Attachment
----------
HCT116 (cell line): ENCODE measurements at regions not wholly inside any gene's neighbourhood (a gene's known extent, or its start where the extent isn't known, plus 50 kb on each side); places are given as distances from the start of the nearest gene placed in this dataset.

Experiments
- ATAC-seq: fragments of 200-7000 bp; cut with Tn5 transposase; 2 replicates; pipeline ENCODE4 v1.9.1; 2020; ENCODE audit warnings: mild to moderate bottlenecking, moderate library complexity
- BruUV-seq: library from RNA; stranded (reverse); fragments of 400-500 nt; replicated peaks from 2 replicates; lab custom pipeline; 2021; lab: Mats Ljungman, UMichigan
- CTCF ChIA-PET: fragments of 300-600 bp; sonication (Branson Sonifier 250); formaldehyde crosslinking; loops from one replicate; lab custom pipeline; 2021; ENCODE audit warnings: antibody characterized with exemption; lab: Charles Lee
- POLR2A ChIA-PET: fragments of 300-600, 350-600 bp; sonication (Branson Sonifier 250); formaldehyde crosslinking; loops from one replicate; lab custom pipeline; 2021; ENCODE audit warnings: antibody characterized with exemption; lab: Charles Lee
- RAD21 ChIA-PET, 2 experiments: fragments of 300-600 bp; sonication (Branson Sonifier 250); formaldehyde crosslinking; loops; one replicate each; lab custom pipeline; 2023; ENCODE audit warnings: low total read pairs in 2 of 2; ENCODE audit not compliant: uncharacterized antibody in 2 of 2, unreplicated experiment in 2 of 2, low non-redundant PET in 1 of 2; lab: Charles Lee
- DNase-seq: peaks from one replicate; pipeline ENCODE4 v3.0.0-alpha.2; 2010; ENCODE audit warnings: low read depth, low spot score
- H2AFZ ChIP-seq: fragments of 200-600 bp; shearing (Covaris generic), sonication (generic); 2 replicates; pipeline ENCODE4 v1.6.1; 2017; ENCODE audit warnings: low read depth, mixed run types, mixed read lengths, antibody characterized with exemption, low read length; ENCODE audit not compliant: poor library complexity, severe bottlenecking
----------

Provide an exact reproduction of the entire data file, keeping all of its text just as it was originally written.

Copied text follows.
HCT116 (cell line): ENCODE measurements at regions not wholly inside any gene's neighbourhood (a gene's known extent, or its start where the extent isn't known, plus 50 kb on each side); places are given as distances from the start of the nearest gene placed in this dataset.

Experiments
- ATAC-seq: fragments of 200-7000 bp; cut with Tn5 transposase; 2 replicates; pipeline ENCODE4 v1.9.1; 2020; ENCODE audit warnings: mild to moderate bottlenecking, moderate library complexity
- BruUV-seq: library from RNA; stranded (reverse); fragments of 400-500 nt; replicated peaks from 2 replicates; lab custom pipeline; 2021; lab: Mats Ljungman, UMichigan
- CTCF ChIA-PET: fragments of 300-600 bp; sonication (Branson Sonifier 250); formaldehyde crosslinking; loops from one replicate; lab custom pipeline; 2021; ENCODE audit warnings: antibody characterized with exemption; lab: Charles Lee
- POLR2A ChIA-PET: fragments of 300-600, 350-600 bp; sonication (Branson Sonifier 250); formaldehyde crosslinking; loops from one replicate; lab custom pipeline; 2021; ENCODE audit warnings: antibody characterized with exemption; lab: Charles Lee
- RAD21 ChIA-PET, 2 experiments: fragments of 300-600 bp; sonication (Branson Sonifier 250); formaldehyde crosslinking; loops; one replicate each; lab custom pipeline; 2023; ENCODE audit warnings: low total read pairs in 2 of 2; ENCODE audit not compliant: uncharacterized antibody in 2 of 2, unreplicated experiment in 2 of 2, low non-redundant PET in 1 of 2; lab: Charles Lee
- DNase-seq: peaks from one replicate; pipeline ENCODE4 v3.0.0-alpha.2; 2010; ENCODE audit warnings: low read depth, low spot score
- H2AFZ ChIP-seq: fragments of 200-600 bp; shearing (Covaris generic), sonication (generic); 2 replicates; pipeline ENCODE4 v1.6.1; 2017; ENCODE audit warnings: low read depth, mixed run types, mixed read lengths, antibody characterized with exemption, low read length; ENCODE audit not compliant: poor library complexity, severe bottlenecking